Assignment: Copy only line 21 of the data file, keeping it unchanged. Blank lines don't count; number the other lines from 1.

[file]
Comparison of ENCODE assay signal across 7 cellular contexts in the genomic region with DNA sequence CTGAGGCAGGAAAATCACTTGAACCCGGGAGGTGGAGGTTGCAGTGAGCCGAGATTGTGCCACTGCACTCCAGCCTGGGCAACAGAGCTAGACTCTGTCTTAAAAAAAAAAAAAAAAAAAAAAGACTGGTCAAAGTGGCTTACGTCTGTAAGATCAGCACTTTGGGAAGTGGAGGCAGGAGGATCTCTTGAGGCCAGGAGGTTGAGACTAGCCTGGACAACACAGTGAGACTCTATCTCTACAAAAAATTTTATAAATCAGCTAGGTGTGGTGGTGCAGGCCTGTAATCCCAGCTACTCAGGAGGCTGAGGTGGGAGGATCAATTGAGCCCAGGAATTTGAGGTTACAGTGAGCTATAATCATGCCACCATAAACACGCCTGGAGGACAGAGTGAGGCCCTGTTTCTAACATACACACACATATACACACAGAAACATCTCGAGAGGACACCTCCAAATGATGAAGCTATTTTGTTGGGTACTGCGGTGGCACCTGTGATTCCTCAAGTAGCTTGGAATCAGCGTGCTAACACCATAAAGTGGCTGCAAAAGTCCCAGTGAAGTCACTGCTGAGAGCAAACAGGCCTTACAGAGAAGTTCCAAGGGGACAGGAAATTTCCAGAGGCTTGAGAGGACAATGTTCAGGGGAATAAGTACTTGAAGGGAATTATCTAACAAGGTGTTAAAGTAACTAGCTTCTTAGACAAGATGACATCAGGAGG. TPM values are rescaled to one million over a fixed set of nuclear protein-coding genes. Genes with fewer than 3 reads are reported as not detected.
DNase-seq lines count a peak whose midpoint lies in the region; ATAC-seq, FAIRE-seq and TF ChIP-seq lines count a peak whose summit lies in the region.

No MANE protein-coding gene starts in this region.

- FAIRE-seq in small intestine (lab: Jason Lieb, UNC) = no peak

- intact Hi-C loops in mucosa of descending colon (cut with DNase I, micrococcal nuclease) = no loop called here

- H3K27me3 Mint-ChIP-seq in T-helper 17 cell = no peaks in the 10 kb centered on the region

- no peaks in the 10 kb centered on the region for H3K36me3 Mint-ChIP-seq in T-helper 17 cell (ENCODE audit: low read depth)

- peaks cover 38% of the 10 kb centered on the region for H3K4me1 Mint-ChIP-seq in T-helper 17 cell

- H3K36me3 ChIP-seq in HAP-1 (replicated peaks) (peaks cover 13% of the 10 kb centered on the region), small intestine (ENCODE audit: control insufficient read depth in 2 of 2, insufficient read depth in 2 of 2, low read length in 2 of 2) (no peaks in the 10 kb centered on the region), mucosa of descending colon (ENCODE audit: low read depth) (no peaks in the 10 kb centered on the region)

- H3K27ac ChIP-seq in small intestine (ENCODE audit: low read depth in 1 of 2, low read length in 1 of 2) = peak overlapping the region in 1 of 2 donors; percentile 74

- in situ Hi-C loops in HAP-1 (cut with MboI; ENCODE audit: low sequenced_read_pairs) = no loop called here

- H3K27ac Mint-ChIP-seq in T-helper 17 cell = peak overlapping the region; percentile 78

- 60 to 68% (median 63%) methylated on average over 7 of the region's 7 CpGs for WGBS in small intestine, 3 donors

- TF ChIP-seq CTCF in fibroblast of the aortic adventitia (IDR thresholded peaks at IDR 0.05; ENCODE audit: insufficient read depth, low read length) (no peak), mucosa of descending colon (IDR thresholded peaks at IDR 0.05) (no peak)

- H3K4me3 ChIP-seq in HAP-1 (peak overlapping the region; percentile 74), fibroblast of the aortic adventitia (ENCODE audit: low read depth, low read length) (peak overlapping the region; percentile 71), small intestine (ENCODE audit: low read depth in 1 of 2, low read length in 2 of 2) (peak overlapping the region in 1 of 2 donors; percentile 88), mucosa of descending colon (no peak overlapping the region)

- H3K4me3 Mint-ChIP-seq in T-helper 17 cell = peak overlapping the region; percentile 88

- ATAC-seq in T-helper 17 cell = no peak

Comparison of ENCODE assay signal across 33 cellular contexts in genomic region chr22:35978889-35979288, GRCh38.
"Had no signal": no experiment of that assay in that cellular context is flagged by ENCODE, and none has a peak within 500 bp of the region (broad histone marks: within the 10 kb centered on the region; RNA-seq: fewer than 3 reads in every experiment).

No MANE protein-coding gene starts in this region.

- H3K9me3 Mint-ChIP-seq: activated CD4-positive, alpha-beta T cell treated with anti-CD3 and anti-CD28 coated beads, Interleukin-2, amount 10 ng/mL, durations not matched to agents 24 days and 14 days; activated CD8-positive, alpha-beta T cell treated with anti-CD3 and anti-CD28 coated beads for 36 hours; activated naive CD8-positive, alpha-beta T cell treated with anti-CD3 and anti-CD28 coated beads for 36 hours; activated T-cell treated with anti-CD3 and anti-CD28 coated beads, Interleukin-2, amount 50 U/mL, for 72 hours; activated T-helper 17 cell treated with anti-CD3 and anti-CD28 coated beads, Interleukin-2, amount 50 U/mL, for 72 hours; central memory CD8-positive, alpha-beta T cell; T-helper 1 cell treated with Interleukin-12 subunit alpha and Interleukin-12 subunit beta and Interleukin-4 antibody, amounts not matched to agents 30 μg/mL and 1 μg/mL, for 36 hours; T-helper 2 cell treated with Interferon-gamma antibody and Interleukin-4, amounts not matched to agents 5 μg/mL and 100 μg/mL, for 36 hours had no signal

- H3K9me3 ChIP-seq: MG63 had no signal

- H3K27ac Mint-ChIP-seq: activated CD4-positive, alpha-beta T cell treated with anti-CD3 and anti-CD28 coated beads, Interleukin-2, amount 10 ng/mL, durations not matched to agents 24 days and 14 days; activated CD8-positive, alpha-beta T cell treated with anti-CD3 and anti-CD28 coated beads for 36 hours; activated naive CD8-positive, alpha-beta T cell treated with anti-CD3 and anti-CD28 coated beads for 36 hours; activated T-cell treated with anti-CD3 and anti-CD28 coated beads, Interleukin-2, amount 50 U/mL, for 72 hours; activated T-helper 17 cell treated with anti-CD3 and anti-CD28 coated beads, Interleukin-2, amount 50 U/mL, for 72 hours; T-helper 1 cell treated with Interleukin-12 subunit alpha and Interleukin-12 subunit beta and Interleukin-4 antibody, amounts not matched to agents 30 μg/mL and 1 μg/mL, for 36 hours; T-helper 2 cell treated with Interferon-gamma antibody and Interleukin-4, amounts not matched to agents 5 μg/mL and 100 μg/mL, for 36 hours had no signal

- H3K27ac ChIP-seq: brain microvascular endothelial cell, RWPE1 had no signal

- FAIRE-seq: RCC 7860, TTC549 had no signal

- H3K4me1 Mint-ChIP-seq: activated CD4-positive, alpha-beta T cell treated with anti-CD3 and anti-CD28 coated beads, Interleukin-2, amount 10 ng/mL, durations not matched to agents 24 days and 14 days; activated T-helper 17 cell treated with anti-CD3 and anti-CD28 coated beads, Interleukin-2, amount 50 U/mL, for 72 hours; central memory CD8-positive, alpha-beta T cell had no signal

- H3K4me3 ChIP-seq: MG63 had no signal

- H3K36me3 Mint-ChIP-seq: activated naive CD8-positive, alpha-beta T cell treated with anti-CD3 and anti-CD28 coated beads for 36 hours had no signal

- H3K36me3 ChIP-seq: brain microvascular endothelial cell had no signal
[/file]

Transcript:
- H3K9me3 Mint-ChIP-seq: activated CD4-positive, alpha-beta T cell treated with anti-CD3 and anti-CD28 coated beads, Interleukin-2, amount 10 ng/mL, durations not matched to agents 24 days and 14 days; activated CD8-positive, alpha-beta T cell treated with anti-CD3 and anti-CD28 coated beads for 36 hours; activated naive CD8-positive, alpha-beta T cell treated with anti-CD3 and anti-CD28 coated beads for 36 hours; activated T-cell treated with anti-CD3 and anti-CD28 coated beads, Interleukin-2, amount 50 U/mL, for 72 hours; activated T-helper 17 cell treated with anti-CD3 and anti-CD28 coated beads, Interleukin-2, amount 50 U/mL, for 72 hours; central memory CD8-positive, alpha-beta T cell; T-helper 1 cell treated with Interleukin-12 subunit alpha and Interleukin-12 subunit beta and Interleukin-4 antibody, amounts not matched to agents 30 μg/mL and 1 μg/mL, for 36 hours; T-helper 2 cell treated with Interferon-gamma antibody and Interleukin-4, amounts not matched to agents 5 μg/mL and 100 μg/mL, for 36 hours had no signal